Ghana's Sampson Sayibu shows off a charcoal shape made from recycled human toilet waste
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COP21: Ghana's green energy gamble on 'poo-power'

Ghana's capital Accra has a reputation for poor waste management, but is trying to turn this to its advantage - recycling human waste into cooking fuel.

Accra has been numbered among the world's most polluted places because of an unregulated dump that now forms part of a sprawling slum.

And with no proper drainage or sewage system, the city's four million residents are also left to rely on a series of open sewers and polluted waterways. These drain the toxic sludge back into the sea.

A lack of toilets and indiscriminate disposal of waste are partly to blame.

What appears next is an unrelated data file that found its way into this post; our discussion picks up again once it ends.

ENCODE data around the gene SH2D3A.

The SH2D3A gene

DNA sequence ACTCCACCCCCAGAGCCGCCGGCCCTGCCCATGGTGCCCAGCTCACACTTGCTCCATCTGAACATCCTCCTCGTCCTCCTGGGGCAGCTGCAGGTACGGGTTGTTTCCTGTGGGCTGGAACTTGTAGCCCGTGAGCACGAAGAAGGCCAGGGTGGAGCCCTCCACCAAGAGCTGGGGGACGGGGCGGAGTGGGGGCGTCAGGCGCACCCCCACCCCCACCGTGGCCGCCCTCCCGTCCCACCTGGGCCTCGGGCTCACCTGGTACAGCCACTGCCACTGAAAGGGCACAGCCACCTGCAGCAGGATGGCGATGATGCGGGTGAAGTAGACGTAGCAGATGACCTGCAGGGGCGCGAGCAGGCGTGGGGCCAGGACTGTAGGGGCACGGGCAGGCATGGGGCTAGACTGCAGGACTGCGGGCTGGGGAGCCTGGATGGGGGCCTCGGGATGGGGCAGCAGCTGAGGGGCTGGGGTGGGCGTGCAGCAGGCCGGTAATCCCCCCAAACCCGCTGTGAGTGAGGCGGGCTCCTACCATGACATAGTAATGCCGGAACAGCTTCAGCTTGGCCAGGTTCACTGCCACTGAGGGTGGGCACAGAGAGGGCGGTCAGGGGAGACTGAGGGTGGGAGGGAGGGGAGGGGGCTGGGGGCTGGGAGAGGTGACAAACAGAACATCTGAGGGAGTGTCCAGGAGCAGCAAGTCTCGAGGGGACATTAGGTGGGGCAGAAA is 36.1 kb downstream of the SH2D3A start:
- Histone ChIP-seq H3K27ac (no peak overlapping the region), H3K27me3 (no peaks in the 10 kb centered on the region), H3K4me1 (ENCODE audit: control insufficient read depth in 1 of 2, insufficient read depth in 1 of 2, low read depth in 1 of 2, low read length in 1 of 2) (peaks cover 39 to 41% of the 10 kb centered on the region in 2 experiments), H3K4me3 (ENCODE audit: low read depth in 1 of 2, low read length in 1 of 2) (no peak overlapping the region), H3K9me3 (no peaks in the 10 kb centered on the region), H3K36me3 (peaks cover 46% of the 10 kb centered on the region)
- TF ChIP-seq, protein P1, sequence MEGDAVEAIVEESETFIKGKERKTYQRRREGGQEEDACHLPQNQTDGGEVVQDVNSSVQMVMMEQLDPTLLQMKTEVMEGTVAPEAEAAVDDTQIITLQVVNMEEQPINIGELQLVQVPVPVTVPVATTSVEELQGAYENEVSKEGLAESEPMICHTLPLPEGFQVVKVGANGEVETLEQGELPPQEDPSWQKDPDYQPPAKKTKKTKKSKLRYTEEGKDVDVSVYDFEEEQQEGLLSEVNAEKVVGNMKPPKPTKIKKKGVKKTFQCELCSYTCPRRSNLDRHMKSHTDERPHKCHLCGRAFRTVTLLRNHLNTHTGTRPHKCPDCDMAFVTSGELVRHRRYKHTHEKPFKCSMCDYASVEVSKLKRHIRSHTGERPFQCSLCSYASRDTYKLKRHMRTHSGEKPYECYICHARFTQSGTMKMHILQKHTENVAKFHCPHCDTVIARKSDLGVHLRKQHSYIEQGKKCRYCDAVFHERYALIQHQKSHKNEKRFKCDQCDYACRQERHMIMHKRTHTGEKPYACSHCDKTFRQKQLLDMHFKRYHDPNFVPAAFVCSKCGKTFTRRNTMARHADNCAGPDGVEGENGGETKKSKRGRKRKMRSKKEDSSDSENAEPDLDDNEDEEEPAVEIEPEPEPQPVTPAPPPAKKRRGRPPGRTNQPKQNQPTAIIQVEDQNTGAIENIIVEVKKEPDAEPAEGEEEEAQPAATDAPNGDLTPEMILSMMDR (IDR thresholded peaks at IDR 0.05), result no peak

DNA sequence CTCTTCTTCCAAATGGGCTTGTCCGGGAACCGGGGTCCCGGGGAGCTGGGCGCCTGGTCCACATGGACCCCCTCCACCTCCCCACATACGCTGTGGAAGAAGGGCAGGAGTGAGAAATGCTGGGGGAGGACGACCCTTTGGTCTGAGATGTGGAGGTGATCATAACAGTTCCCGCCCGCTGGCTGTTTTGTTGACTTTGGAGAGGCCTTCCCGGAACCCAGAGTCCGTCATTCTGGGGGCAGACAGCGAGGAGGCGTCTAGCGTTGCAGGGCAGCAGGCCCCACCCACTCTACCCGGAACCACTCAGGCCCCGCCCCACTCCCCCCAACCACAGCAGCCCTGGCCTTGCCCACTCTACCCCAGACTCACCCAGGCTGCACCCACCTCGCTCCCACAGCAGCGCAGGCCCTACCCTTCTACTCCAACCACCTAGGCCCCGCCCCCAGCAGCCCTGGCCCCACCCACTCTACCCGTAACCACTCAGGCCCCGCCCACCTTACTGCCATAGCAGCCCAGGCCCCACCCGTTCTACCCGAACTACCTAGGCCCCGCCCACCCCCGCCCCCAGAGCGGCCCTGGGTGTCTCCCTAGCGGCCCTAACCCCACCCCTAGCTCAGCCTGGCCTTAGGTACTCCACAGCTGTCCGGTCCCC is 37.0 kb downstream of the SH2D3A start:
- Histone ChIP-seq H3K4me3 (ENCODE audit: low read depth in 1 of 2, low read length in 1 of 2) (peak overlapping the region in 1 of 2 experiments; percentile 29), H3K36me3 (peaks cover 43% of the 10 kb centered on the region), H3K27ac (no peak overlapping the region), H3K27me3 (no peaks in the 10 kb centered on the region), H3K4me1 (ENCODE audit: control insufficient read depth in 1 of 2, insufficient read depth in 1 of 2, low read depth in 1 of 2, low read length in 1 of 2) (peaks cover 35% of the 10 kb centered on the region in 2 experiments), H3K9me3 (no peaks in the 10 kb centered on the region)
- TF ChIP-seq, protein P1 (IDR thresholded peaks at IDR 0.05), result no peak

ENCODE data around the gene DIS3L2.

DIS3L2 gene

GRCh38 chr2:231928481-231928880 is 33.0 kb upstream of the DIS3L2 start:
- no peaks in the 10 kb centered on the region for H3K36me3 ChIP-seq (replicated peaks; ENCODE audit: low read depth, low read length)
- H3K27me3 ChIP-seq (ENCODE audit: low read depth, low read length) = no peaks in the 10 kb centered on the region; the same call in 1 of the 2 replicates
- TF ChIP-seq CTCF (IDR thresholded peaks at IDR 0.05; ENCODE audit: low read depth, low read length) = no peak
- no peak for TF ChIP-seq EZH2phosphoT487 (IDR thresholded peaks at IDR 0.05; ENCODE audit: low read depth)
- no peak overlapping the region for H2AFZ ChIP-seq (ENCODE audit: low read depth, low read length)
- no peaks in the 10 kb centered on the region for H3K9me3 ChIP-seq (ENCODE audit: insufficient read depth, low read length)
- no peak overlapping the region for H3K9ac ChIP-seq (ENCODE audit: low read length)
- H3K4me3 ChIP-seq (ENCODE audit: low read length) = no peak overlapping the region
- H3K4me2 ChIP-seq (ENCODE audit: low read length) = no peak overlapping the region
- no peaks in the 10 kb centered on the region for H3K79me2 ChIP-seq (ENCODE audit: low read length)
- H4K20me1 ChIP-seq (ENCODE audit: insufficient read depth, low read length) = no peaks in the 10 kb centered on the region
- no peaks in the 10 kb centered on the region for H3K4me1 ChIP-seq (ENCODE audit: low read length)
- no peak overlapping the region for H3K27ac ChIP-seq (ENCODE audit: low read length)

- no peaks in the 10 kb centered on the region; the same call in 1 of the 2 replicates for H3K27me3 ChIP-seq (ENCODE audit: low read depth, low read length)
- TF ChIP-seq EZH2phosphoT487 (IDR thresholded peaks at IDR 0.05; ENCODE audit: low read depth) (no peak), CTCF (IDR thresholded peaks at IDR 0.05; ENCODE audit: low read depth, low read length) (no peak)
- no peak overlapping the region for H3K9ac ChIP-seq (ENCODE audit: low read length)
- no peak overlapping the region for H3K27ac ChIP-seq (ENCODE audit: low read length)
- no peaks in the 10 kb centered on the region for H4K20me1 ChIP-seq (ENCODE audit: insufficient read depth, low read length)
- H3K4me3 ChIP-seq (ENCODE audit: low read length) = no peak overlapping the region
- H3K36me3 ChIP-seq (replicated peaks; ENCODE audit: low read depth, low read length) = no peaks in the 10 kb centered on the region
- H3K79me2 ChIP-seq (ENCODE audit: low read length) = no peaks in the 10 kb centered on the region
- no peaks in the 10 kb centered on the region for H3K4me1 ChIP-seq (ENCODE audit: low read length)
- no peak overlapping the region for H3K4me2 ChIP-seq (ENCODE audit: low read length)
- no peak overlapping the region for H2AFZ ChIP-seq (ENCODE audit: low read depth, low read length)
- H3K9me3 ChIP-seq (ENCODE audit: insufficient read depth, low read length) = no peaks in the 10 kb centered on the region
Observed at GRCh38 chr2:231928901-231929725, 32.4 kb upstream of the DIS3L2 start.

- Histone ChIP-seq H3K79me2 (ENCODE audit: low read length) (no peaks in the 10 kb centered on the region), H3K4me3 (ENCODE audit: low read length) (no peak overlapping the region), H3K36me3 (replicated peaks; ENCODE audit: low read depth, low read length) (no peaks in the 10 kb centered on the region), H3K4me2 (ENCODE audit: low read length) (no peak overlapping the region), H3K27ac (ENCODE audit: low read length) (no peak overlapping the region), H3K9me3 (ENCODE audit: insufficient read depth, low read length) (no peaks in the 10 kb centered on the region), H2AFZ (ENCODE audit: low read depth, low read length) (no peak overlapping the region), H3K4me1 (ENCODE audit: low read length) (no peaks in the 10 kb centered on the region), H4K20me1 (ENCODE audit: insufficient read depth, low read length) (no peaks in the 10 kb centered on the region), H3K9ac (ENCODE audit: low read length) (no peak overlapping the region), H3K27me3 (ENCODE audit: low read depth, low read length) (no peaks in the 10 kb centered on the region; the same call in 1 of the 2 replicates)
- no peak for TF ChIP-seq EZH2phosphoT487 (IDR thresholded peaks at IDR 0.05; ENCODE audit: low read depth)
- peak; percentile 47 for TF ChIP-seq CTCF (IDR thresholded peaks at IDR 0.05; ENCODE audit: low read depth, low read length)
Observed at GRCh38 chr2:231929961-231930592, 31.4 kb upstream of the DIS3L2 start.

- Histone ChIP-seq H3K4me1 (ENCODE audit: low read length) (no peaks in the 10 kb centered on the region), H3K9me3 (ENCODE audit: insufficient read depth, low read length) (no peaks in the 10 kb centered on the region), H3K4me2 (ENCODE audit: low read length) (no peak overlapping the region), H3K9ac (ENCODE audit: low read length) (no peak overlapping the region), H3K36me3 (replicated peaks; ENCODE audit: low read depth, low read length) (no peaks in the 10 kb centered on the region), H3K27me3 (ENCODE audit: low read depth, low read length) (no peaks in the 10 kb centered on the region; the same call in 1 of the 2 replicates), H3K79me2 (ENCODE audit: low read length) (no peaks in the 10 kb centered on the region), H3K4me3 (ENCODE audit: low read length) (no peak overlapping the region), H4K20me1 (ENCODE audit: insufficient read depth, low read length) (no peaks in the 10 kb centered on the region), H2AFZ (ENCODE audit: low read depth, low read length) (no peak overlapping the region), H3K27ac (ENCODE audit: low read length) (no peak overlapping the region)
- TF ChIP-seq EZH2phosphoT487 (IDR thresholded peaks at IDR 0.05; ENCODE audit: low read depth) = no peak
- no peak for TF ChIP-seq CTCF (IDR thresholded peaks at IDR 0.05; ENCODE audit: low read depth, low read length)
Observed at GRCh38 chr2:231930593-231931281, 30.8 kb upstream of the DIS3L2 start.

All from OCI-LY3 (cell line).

In Paris, the UN is hosting a major conference seeking ways to limit climate change. But 6,500km away, in Accra, an enterprising team is taking these matters into its own hands - turning human excrement into cooking fuel. The BBC's Sammy Darko reveals a small scale scheme that has ambitions to go country-wide.


UN climate conference 30 Nov - 11 Dec 2015

COP 21 - the 21st session of the Conference of the Parties - will see more than 190 nations gather in Paris to discuss a possible new global agreement on climate change, aimed at reducing greenhouse gas emissions to avoid the threat of dangerous warming due to human activities.

Explained: What is climate change?

In video: Why does the Paris conference matter?

More: BBC News special report (or follow "UN Climate Change Conference" tag in the BBC News app)


  • 01 Dec 2015
  • From the section Africa
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